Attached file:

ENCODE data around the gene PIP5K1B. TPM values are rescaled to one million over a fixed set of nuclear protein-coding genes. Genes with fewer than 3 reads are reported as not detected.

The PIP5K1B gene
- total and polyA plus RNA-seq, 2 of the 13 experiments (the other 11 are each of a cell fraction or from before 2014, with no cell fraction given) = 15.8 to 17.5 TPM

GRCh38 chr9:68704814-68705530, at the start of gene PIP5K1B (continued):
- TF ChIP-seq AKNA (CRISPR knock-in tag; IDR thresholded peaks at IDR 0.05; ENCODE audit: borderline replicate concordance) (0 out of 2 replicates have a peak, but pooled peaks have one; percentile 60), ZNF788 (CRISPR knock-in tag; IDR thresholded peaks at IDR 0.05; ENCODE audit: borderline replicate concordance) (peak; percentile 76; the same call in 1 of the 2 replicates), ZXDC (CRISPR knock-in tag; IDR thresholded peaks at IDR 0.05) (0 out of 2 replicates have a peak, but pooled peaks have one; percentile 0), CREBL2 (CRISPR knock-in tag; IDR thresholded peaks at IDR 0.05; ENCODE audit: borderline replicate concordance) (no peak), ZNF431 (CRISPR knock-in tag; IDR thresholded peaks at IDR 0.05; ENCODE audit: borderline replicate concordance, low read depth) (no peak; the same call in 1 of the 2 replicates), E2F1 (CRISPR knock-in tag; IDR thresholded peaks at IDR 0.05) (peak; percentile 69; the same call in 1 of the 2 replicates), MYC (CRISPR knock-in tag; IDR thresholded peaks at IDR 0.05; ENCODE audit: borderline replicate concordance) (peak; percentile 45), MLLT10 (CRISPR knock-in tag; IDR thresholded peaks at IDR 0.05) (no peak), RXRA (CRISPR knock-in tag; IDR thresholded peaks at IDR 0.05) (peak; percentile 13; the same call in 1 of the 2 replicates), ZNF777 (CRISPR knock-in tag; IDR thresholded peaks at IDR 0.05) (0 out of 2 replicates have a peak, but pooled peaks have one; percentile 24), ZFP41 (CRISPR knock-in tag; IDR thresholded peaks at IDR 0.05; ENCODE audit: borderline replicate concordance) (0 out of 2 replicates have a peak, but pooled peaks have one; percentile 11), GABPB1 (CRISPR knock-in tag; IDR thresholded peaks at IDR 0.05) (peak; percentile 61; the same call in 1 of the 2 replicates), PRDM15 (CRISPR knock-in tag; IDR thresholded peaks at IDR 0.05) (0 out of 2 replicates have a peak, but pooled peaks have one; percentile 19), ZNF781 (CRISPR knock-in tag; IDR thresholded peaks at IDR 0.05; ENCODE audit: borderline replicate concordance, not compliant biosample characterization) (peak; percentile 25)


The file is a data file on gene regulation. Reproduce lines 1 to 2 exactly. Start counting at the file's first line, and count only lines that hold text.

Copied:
ENCODE data around the gene PIP5K1B. TPM values are rescaled to one million over a fixed set of nuclear protein-coding genes. Genes with fewer than 3 reads are reported as not detected.

The PIP5K1B gene